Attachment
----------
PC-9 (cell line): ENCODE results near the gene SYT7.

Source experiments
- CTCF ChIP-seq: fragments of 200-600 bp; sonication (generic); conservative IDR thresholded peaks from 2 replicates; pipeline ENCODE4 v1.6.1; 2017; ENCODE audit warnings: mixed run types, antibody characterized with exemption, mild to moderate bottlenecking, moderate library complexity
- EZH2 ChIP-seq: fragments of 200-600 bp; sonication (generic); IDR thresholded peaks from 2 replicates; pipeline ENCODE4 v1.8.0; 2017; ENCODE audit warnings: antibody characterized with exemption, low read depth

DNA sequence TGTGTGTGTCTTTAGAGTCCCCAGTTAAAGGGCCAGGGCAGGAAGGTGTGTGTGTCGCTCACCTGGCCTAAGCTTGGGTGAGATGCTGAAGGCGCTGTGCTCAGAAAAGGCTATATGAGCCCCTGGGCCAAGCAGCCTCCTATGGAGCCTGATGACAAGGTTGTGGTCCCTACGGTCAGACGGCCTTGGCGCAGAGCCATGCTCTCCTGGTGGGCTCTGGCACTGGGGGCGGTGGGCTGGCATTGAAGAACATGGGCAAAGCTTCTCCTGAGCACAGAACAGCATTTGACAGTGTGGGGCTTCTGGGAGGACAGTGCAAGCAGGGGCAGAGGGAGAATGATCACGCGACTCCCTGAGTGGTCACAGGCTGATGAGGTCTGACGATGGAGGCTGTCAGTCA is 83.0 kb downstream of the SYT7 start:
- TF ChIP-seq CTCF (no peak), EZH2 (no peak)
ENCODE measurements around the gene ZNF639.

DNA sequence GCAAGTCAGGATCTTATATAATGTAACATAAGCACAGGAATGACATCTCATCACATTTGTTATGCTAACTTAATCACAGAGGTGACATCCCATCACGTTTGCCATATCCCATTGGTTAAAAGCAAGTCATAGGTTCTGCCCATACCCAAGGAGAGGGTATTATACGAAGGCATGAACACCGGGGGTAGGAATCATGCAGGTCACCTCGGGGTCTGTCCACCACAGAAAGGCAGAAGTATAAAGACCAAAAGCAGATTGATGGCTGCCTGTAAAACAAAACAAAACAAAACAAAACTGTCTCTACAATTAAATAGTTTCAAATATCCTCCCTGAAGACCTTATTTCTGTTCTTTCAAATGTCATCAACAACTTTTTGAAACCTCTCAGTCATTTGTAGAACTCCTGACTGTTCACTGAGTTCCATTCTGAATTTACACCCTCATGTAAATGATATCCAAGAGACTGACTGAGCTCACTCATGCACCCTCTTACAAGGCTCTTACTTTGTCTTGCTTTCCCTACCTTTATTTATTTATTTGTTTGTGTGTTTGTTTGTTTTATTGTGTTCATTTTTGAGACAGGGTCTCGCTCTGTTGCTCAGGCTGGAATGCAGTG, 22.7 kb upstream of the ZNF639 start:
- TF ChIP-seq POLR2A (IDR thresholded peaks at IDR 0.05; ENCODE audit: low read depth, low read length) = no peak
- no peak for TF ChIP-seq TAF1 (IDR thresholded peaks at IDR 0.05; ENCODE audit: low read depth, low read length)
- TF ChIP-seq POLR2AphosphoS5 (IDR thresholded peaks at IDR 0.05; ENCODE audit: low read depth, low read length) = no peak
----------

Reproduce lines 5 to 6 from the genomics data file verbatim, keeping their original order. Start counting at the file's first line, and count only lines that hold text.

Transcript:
DNA sequence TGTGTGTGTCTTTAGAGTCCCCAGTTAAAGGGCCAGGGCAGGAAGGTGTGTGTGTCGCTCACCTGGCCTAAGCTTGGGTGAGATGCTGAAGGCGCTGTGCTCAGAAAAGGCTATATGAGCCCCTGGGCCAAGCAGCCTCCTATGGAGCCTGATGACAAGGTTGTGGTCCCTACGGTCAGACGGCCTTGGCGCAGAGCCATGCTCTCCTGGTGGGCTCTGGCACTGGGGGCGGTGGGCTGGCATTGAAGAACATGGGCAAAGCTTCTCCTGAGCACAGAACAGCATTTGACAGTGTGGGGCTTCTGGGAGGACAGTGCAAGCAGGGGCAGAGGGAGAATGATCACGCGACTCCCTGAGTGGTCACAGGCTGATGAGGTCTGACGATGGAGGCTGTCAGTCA is 83.0 kb downstream of the SYT7 start:
- TF ChIP-seq CTCF (no peak), EZH2 (no peak)